A Level PhilosophyAQA (2 Years)
A Level Philosophy introduces you to some of the classic debates in the subject. Some of the questions that we explore challenge assumptions made in other subjects that you may be considering studying at Symonds. Questions such as: How do we gain knowledge? Where does our knowledge come from? Can we know that there is a physical world “out there” which we experience through our senses? Or: What do we mean when we say something is “morally wrong”? How can we work out what to do in a moral dilemma? Is there such a thing as the “right” thing to do?
The two year course will develop your skills of analysis and evaluation. You will need to be able to express yourself well on paper and to think logically. You will be examined in two written exams at the end of your second year. There is no coursework in Philosophy.
Epistemology (the theory of knowledge)
- Perception: what do we perceive?
- Can we know that there is a physical world which we experience through our senses?
- Knowledge: what does it mean to say that we know something?
- The origin of knowledge: does all our knowledge come from experience, or are there some things which are known innately (from birth/without any experience)?
- The limits of knowledge
- Ethical theories: How do we decide what is the morally right thing to do? A study of Utilitarianism, Deontology and Virtue Theory.
- Ethical Language: What is the status of ethical language? Cognitivism versus non- cognitivism: what do we mean when we say “Murder is wrong”?
Philosophy of Religion (Metaphysics of God)
- The concept of God: Do the traditional divine attributes of a Western Monotheistic concept of God make sense (either singly or in combination)?
- Arguments relating to the existence of God: the ontological argument – does it prove that God necessarily exists? The Cosmological argument – the strengths and weaknesses of this argument.
- Religious language: what does it mean to say that “God exists”?
Philosophy of Mind (Metaphysics of Mind)
- The mind-body problem: what is the relationship between the mental and the physical? This course looks at the issues arising including the indivisibility argument, the philosophical zombies argument, qualia, other minds, functionalism and eliminative materialism.
- Each course is supported by an on-line anthology (provided by the exam board) to enable you to examine these arguments in their original contexts.
Methods of Teaching
We will use a whole host of methods to assist your learning. Sometimes you will be listening to a teacher explaining a philosophical idea; sometimes you will be taking notes. On other occasions you will be working in pairs or in small groups to research a particular topic area. You may be asked to prepare a presentation to deliver to the class or to read an article and report back on the key features of the text. All your learning experiences will be designed to enable you to fully understand the material and move swiftly from assimilating new information to applying it. One of the key skills you will be developing is the ability to evaluate arguments and communicate your response effectively. Each unit is accompanied by a course booklet to enable you to access the knowledge you require efficiently. We also hope to be able to offer you the chance to attend student conferences that will be directly relevant to the exams.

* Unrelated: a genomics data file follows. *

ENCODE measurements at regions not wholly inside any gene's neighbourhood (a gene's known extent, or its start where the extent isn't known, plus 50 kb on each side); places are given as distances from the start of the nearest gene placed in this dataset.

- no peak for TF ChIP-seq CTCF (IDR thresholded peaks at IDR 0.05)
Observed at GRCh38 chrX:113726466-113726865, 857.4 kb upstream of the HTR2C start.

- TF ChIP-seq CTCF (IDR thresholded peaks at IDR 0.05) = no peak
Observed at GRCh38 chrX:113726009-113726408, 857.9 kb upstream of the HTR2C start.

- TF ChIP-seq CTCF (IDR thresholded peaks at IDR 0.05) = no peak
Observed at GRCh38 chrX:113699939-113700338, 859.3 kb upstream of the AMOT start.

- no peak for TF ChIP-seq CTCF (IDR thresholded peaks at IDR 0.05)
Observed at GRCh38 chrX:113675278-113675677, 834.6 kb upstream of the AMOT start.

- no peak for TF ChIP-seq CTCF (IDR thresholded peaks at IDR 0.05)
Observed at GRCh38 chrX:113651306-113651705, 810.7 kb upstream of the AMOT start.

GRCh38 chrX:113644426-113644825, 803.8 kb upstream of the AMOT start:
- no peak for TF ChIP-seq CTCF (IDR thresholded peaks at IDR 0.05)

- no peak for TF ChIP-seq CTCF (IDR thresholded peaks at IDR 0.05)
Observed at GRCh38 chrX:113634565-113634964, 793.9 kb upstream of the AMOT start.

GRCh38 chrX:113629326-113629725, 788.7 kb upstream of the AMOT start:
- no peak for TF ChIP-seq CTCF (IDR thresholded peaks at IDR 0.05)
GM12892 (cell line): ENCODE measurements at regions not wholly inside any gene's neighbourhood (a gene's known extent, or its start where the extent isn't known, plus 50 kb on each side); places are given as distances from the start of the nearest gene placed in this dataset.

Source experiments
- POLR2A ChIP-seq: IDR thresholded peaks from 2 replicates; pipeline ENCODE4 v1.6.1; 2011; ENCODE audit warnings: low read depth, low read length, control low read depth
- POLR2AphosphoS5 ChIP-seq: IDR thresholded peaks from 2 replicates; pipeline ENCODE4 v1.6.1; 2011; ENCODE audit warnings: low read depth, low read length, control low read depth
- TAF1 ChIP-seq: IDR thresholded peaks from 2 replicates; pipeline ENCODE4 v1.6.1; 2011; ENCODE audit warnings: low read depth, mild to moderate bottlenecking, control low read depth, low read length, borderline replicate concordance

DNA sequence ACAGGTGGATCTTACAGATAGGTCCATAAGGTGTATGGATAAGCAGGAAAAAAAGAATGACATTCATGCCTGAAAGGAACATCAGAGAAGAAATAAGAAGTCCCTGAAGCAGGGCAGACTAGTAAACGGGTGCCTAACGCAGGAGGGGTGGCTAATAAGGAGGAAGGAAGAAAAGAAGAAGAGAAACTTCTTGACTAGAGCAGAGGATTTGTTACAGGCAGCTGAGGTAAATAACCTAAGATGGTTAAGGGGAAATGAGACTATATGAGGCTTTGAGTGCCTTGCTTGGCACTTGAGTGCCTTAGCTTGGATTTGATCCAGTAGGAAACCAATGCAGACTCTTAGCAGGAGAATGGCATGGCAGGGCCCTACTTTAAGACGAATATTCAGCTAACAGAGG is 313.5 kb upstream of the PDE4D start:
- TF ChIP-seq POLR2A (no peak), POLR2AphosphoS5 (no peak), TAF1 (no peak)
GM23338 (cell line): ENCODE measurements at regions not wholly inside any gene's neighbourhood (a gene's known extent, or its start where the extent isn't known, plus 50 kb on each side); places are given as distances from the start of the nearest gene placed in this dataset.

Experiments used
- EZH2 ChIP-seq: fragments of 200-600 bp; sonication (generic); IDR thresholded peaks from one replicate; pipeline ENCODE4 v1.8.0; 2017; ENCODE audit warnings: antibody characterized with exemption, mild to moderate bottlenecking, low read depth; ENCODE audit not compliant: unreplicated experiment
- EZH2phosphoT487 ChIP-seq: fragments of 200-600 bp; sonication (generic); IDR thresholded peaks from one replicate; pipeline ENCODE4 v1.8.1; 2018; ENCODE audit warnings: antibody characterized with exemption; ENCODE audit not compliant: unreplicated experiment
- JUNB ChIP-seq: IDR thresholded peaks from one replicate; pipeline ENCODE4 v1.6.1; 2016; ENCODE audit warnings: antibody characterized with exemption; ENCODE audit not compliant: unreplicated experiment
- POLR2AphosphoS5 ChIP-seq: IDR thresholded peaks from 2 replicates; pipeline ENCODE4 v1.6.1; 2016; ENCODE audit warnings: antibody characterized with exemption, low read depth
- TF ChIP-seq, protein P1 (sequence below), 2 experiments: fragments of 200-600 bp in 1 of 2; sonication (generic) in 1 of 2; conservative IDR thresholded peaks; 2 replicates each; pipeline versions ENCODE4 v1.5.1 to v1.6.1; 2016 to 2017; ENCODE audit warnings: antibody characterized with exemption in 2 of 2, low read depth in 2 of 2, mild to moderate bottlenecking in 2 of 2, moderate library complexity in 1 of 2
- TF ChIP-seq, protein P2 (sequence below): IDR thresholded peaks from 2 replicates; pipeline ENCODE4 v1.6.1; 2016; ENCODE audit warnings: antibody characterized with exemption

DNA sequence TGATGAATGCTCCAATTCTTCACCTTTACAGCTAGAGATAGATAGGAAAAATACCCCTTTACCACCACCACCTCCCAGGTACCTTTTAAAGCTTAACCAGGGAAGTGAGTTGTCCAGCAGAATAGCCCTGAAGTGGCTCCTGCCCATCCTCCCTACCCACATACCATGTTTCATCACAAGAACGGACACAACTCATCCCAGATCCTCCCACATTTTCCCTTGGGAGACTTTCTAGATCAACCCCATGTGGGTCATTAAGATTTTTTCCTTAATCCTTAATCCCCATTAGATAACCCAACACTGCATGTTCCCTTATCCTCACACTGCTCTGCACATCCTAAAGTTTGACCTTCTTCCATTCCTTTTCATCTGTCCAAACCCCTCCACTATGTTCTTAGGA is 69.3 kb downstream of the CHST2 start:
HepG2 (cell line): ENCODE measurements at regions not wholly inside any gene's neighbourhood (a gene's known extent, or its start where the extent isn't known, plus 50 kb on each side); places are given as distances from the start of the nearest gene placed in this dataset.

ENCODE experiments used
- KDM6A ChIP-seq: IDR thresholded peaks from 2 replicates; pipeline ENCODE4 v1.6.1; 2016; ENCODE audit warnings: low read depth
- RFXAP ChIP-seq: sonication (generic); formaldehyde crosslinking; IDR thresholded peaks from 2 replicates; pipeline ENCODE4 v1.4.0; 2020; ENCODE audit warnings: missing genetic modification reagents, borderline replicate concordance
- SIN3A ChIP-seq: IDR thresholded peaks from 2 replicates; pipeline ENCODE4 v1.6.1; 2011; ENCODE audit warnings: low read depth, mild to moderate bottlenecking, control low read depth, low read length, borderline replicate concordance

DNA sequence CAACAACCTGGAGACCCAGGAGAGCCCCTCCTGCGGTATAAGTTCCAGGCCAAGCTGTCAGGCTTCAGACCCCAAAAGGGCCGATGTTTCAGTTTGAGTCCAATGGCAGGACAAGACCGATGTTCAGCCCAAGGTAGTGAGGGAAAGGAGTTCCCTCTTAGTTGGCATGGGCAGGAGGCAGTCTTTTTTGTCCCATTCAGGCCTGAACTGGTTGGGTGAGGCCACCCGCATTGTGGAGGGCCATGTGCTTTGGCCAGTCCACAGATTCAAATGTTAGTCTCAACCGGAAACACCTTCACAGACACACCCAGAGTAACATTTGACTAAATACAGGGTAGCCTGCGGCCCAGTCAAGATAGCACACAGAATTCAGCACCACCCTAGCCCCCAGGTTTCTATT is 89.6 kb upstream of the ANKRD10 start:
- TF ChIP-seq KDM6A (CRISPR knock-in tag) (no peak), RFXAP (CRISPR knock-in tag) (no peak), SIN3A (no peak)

We would recommend that you buy a textbook to support the work we do in class. We will give you a reading list with the details of the books we recommend. Textbooks are also available in the Learning Resources Centre. In addition each unit is accompanied by a course booklet produced here at Symonds. We will ask for a small contribution towards the printing of topics booklets at the start of the year. Expect your costs to be no more than £30 per year. We hope to offer trips to relevant student conferences where appropriate, these will however, be optional. The College has a student support fund for anyone who has difficulty meeting these costs.
Methods & Patterns of Assessment
There are two three hour exams at the end of the second year. All questions on the exam papers are compulsory.
Where Could It Take Me?
A Level Philosophy develops your skills of analysis, interpretation, evaluation, and communication. You will learn to write precisely and to argue logically, assessing the strengths and weaknesses of philosophical positions.
In this respect Philosophy is a subject that compliments many other areas of study including Law, Politics, History, Sociology, English, Biology, Chemistry, Physics, Maths and Music. It is a highly regarded and rigorous academic subject that will be of use to a wide range of careers including Journalism, Law, Medicine, Veterinary Science, Police work, Teaching and Public Relations.
5 GCSEs at grade 4 or above, including Mathematics and English.